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Newark reported 136 COVID cases the week schools returned to in-person learning

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Newark Public Schools saw a decline in coronavirus cases last week as the district reopened its doors for in-person instruction after two weeks of remote learning, according to the district’s dashboard.

Superintendent Roger León, speaking at a virtual school board retreat on Saturday, said the two-week remote learning period was “extremely successful” in helping to slow the spread of the virus in schools.

The district had pivoted to remote instruction on Jan. 3 as cases surged across the district, city, and state. Last week, Newark families felt a mix of emotions as students went back to in-person learning.

There were 88 staff cases reported the week of Jan. 17, according to the district’s COVID-19 dashboard, which was updated on Monday. Staff cases took a significant plunge from the 566 cases reported the week of Dec. 27.

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Last week, there were 48 student cases, the dashboard shows. Ann Street Elementary School reported 13 student cases, the highest number across the district for one school. Other schools were reporting between one to six cases last week.

León said that fewer than 15 classroom teachers tested positive last week, a stark difference from the hundreds that were testing positive just a few weeks ago.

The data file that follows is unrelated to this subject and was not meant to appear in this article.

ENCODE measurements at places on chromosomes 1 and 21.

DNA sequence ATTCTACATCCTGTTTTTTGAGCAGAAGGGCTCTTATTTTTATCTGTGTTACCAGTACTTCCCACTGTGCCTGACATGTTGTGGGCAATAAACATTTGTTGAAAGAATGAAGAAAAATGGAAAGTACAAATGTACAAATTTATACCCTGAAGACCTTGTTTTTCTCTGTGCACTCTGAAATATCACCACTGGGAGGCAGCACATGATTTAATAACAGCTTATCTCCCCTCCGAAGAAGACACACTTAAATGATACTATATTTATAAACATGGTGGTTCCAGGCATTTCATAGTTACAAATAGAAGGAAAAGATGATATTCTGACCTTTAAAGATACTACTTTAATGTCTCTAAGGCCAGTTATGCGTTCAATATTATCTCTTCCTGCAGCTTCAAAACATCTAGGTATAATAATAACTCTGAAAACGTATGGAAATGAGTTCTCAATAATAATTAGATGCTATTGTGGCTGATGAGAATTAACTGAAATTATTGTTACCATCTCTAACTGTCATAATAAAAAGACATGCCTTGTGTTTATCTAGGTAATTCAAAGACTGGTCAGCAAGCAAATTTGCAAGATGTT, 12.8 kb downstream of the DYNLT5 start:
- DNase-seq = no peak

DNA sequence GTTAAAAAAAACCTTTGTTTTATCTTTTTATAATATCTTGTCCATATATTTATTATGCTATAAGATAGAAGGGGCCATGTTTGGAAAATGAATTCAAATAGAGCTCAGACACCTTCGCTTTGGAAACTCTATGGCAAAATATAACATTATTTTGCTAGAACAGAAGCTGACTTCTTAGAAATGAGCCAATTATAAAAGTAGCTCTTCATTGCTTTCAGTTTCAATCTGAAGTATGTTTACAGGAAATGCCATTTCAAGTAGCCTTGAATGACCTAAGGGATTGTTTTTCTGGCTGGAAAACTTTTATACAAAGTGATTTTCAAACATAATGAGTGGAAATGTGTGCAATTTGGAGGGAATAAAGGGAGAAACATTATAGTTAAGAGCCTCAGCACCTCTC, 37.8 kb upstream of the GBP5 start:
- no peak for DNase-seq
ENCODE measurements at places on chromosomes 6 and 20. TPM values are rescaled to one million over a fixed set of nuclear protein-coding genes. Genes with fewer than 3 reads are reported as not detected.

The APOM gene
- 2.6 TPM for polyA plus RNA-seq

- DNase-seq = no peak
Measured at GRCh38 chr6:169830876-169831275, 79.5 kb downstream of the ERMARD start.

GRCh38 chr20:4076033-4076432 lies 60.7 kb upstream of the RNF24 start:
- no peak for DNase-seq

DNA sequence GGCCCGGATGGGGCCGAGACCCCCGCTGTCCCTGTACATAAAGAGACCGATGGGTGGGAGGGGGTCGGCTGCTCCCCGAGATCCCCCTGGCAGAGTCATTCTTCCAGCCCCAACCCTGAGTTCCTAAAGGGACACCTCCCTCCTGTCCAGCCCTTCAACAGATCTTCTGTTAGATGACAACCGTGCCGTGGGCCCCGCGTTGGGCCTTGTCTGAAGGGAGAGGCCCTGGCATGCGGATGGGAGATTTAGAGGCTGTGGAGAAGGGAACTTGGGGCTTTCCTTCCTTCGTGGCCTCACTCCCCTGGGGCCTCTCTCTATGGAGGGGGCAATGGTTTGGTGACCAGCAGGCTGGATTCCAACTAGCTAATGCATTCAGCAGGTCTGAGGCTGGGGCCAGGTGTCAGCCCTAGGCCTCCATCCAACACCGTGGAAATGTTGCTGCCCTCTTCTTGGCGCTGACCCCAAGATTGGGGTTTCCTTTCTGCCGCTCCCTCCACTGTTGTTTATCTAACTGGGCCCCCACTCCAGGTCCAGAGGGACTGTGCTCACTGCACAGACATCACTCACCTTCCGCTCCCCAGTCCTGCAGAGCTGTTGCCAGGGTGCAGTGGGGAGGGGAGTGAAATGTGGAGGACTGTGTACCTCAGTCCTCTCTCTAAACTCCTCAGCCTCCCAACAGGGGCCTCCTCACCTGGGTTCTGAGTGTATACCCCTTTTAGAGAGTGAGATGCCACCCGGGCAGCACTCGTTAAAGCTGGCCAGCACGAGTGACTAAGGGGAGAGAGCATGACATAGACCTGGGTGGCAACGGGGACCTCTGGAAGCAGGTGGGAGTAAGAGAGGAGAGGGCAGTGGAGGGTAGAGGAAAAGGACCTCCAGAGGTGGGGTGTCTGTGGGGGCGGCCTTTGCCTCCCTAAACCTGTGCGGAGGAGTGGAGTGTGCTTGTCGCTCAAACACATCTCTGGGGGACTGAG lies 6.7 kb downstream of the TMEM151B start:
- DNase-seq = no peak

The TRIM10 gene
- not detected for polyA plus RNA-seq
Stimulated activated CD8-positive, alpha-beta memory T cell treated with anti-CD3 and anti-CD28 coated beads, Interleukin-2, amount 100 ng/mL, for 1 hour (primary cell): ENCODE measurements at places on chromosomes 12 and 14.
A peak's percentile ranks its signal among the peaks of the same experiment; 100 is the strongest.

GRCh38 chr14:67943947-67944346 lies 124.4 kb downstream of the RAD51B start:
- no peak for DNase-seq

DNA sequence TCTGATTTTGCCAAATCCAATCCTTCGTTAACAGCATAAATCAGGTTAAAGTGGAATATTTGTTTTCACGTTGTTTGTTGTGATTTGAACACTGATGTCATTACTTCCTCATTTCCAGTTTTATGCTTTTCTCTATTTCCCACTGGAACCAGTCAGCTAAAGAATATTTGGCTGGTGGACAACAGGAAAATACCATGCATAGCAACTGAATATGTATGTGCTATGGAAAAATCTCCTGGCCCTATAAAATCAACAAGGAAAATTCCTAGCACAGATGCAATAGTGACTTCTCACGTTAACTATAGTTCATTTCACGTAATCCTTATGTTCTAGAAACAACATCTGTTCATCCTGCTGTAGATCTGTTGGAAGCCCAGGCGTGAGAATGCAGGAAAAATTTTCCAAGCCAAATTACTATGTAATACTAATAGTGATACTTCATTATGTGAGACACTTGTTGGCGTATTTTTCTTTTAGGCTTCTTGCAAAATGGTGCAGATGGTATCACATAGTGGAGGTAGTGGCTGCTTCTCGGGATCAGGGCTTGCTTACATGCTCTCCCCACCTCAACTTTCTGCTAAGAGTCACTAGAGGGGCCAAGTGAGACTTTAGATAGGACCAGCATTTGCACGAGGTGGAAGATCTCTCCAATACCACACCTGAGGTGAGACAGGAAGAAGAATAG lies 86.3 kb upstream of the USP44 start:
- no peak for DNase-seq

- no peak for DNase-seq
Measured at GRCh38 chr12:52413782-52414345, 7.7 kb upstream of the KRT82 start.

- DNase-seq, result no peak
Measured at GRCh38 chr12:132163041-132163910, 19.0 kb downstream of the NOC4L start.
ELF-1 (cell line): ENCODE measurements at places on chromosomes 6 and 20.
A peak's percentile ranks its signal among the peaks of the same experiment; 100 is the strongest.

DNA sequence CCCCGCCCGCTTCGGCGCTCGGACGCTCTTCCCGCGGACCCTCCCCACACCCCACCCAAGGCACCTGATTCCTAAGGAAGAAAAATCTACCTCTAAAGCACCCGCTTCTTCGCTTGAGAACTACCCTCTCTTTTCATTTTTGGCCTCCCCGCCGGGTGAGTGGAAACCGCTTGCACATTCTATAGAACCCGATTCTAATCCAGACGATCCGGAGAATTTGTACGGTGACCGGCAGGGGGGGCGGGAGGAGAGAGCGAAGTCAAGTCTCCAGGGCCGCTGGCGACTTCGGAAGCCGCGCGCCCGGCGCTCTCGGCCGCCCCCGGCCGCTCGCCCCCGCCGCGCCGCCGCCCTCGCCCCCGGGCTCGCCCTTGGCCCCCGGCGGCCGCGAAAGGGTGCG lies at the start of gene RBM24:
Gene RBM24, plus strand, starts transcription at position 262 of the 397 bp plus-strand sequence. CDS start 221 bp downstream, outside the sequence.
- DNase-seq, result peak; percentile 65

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León added that all staff were required to get tested in the days after the holidays. The week of Jan. 3, 338 staff cases were reported, which dropped to 186 the following week.

“That strategy enabled us to identify, isolate, and begin to quarantine before anyone was back,” León said of the decision to switch to remote learning after the break.

On Friday, 10 district employees tested positive, of which three were classroom teachers, he said. That same day, eight students tested positive, he added. Those numbers were a dramatic decrease from the numbers the district saw mid-December.

It’s unclear how many students are participating in the district’s weekly COVID testing program. As of Dec. 21, there were around 12,000 students, or just over a third of the district student population, who opted in.

At the virtual retreat meeting on Saturday, district officials did not give an update on the testing program. Several emails to the district requesting an update on the number of students who have submitted consent forms have gone unanswered.

Gov. Phil Murphy, at a coronavirus briefing in Trenton on Monday, said the state was seeing a downward trend of cases. State officials said cases and hospitalizations likely peaked two weeks ago.

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